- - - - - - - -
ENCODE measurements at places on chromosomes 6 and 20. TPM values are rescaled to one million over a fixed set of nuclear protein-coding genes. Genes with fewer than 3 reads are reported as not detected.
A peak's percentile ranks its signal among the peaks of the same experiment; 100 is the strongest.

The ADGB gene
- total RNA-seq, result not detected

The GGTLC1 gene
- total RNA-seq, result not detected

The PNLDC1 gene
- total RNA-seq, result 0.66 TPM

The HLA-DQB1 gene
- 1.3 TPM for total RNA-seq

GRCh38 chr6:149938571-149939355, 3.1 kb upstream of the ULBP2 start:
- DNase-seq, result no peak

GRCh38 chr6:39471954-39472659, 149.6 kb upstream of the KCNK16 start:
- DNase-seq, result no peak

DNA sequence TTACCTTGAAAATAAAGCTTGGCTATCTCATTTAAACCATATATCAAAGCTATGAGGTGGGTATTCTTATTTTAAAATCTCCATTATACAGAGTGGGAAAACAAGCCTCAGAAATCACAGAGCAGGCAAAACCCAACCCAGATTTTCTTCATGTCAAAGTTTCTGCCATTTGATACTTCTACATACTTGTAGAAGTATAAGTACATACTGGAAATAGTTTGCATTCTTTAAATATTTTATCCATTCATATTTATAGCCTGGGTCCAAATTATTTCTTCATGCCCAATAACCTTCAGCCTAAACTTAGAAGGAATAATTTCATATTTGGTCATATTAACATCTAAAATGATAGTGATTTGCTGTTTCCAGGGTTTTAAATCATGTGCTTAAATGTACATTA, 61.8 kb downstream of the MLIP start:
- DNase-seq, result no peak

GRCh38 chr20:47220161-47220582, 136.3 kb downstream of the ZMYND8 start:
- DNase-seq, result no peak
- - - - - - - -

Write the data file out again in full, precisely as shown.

ENCODE measurements at places on chromosomes 6 and 20. TPM values are rescaled to one million over a fixed set of nuclear protein-coding genes. Genes with fewer than 3 reads are reported as not detected.
A peak's percentile ranks its signal among the peaks of the same experiment; 100 is the strongest.

The ADGB gene
- total RNA-seq, result not detected

The GGTLC1 gene
- total RNA-seq, result not detected

The PNLDC1 gene
- total RNA-seq, result 0.66 TPM

The HLA-DQB1 gene
- 1.3 TPM for total RNA-seq

GRCh38 chr6:149938571-149939355, 3.1 kb upstream of the ULBP2 start:
- DNase-seq, result no peak

GRCh38 chr6:39471954-39472659, 149.6 kb upstream of the KCNK16 start:
- DNase-seq, result no peak

DNA sequence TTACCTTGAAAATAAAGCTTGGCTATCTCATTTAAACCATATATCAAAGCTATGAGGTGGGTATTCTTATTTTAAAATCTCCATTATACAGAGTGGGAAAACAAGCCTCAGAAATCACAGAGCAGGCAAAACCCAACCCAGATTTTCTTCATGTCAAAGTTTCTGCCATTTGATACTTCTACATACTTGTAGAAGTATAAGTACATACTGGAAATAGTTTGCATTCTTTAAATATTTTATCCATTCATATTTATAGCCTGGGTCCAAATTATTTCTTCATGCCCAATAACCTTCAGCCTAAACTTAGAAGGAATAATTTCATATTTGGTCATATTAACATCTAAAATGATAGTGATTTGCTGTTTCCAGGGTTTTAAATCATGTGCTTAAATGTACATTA, 61.8 kb downstream of the MLIP start:
- DNase-seq, result no peak

GRCh38 chr20:47220161-47220582, 136.3 kb downstream of the ZMYND8 start:
- DNase-seq, result no peak